But­ter­flies Under Our Hats

Sandy Eisen­berg Sas­so; Joani Keller Rothen­berg, illus.
  • Review
By – May 14, 2012

The res­i­dents of Chelm still have no com­mon sense and no luck. They have giv­en up — no longer build­ing hous­es, repair­ing side­walks or plant­i­ng gar­dens. When a strange woman comes to town, she offers some­thing bet­ter than luck — hope. Sure enough, beau­ti­ful but­ter­flies land in the town square and the towns­peo­ple catch them under their hats, just as they are instruct­ed to do. But when it begins to rain, the towns­peo­ple need their hats to keep dry. Of course, the but­ter­flies fly away, rein­forc­ing the lack-of-luck in Chelm. After a clos­er look, how­ev­er, they see a trace of but­ter­fly pow­der” left behind under each hat. That seems to be all the hope they need to start rebuild­ing their hous­es, side­walks and gar­dens. From then on, they focus on the traces of hope they had all along — right under their hats.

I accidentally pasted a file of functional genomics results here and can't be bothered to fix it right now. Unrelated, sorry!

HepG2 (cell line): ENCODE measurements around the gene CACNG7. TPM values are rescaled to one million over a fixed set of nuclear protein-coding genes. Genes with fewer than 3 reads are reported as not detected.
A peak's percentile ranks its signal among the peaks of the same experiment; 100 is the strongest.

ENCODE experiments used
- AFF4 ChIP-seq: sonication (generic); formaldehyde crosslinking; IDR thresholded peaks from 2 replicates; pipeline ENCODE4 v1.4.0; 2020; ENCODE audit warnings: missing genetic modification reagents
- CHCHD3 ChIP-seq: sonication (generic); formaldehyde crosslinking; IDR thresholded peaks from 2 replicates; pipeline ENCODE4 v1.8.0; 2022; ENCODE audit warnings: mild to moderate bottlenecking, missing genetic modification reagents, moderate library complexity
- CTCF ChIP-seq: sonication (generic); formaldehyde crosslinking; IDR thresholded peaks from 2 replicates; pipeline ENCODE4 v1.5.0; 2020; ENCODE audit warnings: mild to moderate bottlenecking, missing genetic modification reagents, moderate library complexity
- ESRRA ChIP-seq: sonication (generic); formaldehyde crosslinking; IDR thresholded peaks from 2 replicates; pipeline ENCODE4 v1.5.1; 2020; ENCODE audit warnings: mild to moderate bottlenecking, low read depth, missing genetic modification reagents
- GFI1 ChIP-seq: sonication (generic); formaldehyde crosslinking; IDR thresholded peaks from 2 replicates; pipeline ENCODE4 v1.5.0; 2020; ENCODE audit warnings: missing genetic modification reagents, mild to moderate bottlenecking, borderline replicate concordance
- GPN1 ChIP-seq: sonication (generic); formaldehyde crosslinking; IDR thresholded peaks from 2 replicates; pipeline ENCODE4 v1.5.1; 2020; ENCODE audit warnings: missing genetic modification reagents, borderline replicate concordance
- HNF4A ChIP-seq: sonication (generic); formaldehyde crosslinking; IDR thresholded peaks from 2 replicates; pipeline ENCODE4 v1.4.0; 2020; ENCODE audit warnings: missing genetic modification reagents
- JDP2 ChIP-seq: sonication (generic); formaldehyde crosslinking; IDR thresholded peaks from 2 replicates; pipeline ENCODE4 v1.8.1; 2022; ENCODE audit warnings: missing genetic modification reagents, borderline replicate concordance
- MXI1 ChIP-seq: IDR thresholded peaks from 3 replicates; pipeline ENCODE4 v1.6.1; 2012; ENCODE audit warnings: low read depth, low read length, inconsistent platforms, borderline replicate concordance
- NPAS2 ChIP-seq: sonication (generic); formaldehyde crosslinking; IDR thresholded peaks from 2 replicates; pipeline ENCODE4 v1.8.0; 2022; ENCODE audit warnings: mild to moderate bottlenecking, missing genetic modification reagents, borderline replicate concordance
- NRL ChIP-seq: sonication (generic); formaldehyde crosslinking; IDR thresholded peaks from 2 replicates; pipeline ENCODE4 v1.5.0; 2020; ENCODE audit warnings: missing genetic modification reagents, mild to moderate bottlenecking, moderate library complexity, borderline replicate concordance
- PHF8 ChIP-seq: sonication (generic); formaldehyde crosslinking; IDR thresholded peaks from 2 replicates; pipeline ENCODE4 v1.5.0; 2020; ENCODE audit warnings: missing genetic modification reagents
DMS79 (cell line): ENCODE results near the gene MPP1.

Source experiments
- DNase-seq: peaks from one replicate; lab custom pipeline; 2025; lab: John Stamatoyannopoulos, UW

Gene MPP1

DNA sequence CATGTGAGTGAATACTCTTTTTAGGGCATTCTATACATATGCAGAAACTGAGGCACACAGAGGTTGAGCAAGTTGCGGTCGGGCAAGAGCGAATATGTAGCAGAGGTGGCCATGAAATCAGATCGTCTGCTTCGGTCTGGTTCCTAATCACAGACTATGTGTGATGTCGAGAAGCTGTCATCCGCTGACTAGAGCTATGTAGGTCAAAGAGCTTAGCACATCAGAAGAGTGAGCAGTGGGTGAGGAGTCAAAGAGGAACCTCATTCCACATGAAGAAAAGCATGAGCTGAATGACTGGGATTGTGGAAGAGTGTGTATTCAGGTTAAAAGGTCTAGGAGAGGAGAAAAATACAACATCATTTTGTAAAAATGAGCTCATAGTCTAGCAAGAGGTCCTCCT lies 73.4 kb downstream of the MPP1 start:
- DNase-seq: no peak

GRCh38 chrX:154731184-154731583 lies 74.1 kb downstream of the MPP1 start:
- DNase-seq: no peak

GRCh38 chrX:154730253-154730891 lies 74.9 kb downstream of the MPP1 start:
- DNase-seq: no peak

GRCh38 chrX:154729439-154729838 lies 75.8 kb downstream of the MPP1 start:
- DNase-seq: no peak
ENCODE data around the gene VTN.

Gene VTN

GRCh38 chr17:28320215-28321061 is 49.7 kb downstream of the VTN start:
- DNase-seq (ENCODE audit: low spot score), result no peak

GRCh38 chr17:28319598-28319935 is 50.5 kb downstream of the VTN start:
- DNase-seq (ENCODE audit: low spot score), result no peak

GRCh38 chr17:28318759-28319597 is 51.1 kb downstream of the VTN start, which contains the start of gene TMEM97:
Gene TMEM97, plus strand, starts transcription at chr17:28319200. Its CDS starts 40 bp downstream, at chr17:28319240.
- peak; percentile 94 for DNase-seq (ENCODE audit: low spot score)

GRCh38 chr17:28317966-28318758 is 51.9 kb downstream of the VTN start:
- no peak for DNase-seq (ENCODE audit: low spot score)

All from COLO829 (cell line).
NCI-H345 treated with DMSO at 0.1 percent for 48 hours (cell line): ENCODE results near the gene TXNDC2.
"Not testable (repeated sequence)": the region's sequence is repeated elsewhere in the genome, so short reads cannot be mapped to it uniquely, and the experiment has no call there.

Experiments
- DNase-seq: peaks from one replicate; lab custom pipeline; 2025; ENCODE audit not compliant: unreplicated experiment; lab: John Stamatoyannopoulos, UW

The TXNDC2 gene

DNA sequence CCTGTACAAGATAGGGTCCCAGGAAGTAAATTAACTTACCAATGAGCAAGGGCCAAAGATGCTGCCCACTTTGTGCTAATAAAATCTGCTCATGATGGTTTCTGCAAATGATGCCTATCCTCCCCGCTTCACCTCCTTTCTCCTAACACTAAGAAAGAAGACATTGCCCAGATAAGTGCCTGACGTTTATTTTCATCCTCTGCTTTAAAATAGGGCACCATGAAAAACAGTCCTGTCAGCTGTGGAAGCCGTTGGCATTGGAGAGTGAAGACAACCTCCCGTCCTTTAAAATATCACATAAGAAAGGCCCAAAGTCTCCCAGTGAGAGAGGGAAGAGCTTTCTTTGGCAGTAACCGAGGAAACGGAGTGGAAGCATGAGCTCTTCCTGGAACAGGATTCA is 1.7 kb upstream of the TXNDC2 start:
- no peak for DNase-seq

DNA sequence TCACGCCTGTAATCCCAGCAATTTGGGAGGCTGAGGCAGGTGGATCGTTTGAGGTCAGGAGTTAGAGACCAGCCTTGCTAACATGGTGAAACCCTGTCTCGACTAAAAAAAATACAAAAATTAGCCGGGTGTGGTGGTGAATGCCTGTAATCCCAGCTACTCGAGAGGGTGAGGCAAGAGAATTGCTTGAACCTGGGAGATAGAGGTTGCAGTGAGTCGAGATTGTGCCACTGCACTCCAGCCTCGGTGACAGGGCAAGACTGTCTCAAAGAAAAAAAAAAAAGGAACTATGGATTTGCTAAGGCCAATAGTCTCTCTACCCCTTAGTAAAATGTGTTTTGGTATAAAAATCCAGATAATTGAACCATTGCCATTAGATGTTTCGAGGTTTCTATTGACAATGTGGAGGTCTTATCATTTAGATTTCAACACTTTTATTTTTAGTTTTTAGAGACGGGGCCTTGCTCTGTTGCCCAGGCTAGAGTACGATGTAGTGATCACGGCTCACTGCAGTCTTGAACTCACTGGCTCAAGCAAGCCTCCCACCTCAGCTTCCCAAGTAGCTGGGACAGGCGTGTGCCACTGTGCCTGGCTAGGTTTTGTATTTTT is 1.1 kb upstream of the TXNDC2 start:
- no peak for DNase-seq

As with all of Rab­bi Sasso’s books, the val­ues here can be shared by peo­ple of all denom­i­na­tions. The gor­geous illus­tra­tions enhance the reader’s expe­ri­ence, allow­ing the read­er to feel the excite­ment and hope as it grows in Chelm, although the Chelm depict­ed here clear­ly has no roots in any East­ern Euro­pean vil­lage. The book will inspire read­ers to look under their own hats” when they think all is lost. 

Rachel Ros­ner is the Direc­tor of the Jew­ish Book Fes­ti­val in Rochester, NY. She also runs Jew­ish Fam­i­ly Pro­grams for the JCC, and has worked there since 1994. She holds a degree in Ear­ly Child­hood Edu­ca­tion from Syra­cuse University.

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